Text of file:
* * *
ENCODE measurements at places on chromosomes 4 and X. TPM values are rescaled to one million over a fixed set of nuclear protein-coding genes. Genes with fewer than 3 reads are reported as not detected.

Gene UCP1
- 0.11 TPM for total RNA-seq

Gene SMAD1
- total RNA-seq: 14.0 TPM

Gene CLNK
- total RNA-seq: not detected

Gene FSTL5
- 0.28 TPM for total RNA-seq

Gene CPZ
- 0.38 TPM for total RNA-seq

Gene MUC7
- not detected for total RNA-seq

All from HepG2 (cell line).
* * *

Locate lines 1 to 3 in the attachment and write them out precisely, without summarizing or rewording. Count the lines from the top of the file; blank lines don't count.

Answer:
ENCODE measurements at places on chromosomes 4 and X. TPM values are rescaled to one million over a fixed set of nuclear protein-coding genes. Genes with fewer than 3 reads are reported as not detected.

Gene UCP1
- 0.11 TPM for total RNA-seq